There may be some eyebrows raised by those of you who’ve never been to Korea, but what I’m about to tell you is true. It may also seem like it is exaggerated, or in need of censorship, but this is a serious anthropological study.

In Korea, humour often pertains to the anus, much like in the West. Penises aren’t as funny here, and we NEVER speak about breasts or vaginas. Everything revolves around the ass – from childhood to old age, everyone laughs at a cartoon piece of poop, or a man being raped by a large spear.

On TV, one will frequently chance upon a talking turd, or a cartoon boy with his pants down and his back turned. Combine these images and you have the funniest image of all – someone taking a dump. All kids – boys AND girls will gladly show you what it looks like, by smiling, squatting and pretending to fire one out in the middle of a classroom. There is no explaining the feeling of disgust one gets watching such a realistic display. When the kids wince and grunt, I wonder if they’ll actually soil themselves…

“I’ll never trust another old person,” Bart Simpson once said, and for that nugget of wisdom I’ve always half-respected him. The fact is the elderly are as capable of screwing you over as a menacing looking teenager, or a hardass, stoneface punk twenty-something. Worse, the elderly won’t just take you for a ride… They’ll say they ‘fleeced’ you and call you a ‘rube’. Of course, if you trust the elderly, you can have no complaints about being called a ‘rube’. That’s just exactly what you are.

And that’s exactly what I am. A rube. A pure-bred, plain-as-day rube. I met an old man and let him have his wicked way, and he damn well did it on national TV. No, not Korean national TV, which is of interest only to Koreans, and which is so backward, racist and pedophilic that no one could seriously give a fuck what is said there… but the BBC!

Being fleeced like a rube on the BBC is like being pantsed at your wedding, or outed at your funeral. It makes you look more foolish for not realizing that you were being watched… by several million people. You didn’t just fail to notice one person rape your dignity – you failed to notice an audience of millions, or their cameras, lighting or sound equipment.


It’s strange, but as an immature male who is learning another language, I’ve never really thought a lot about swearing in Korean… I know a few words, but not many, and I’m not even sure if the ones I know are real, or if people are just screwing with me and telling me fake words. Mostly, I learn bad words through my friend, Brian, who in turn learns them from the Korean players on his football team. So when I do learn a word, it’s never written down or put entirely in context, and I’m left to wonder whether the pronunciation is lost, like in Chinese Whispers…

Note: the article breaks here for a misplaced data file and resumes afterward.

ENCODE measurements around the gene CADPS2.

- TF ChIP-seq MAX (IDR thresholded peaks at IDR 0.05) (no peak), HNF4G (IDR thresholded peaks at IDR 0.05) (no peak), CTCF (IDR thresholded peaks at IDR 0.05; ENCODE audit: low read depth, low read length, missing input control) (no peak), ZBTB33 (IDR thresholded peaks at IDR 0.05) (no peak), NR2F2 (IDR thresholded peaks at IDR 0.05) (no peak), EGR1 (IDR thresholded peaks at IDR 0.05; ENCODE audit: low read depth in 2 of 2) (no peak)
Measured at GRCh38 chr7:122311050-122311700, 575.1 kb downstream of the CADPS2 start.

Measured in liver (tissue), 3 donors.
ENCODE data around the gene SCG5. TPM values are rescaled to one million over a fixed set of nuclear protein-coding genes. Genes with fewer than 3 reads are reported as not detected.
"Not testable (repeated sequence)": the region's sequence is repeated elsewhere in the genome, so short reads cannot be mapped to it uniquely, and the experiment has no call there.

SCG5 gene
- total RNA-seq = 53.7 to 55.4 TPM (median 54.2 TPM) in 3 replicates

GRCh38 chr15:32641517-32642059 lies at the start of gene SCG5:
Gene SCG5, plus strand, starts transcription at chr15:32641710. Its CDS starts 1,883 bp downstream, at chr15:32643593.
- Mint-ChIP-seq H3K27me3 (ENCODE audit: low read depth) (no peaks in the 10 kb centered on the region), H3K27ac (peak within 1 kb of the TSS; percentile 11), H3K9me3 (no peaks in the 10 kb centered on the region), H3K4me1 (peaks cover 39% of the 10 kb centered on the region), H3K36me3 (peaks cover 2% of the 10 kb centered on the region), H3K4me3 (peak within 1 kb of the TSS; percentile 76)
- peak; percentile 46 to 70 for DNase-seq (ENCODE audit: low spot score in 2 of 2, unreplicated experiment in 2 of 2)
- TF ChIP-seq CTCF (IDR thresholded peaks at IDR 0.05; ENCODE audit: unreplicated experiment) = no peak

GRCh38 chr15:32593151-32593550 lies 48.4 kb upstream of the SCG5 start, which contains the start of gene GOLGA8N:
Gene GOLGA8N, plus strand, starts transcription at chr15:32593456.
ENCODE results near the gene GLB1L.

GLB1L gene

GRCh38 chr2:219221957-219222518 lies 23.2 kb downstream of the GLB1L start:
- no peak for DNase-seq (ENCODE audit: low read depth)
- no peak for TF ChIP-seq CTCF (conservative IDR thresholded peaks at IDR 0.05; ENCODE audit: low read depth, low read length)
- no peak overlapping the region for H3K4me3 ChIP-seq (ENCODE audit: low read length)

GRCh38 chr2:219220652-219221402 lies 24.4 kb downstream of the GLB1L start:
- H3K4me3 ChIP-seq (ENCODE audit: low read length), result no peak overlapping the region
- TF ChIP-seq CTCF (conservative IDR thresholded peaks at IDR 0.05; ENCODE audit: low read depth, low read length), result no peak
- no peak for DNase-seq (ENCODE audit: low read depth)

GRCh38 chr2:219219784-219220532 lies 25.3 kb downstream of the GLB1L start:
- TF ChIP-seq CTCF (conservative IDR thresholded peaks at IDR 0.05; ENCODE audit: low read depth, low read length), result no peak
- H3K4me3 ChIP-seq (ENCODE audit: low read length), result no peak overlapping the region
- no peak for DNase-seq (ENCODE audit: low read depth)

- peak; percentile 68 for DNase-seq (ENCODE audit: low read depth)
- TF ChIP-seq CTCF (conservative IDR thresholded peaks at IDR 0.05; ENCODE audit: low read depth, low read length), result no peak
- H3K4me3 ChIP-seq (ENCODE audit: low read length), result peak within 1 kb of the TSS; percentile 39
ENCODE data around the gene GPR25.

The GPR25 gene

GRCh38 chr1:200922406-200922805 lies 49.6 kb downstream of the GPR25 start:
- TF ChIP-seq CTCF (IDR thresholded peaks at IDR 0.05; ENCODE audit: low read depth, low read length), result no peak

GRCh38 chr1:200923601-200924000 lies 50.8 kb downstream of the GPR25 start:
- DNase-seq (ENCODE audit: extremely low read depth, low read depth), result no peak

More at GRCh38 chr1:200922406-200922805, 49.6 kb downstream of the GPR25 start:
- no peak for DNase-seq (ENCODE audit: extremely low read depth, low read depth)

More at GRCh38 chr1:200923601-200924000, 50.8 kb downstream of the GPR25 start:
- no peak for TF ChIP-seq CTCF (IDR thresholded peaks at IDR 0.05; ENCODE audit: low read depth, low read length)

I’ve never owned a Korean dictionary, either, because I use two textbooks when I learn (Korean Made Easy andFirst Step in Korean). Consequently, my grasp of grammar is decent enough, whereas my vocabulary sucks. The people who help me learn are generally co-workers, and random people I meet when out and about. Not many of them talk about genitals or excrement.

Indeed, it may be “the cabbage you can ravage with the chilli paste taste,” but kimchi isn’t that amazing. I mean, taste is subjective and everything, but can anything really be so awesome that an entire nation of people could be obsessed with it? Even in America people vary their fast-food diets. One day it’s fried chicken and the next it’s hamburgers, and sometimes it’s a pizza. But in Korea, people are so crazy about kimchi that it goes beyond ridiculous. It’s something that has to be experienced to be understood, and I think it’s impossible to exaggerate the love Koreans have for their national dish.

I’d never even heard of the stuff until I came to Korea, and when I was presented with a side dish of it at dinner, I thought, Hmm, this is ok. It was indeed palatable, but nothing special. The next day I was given it for lunch, then dinner. And the next day. And the next. Pretty soon I opted to pass over the kimchi. It wasn’t that it tasted awful, but rather that it just wasn’t good enough to eat twice a day.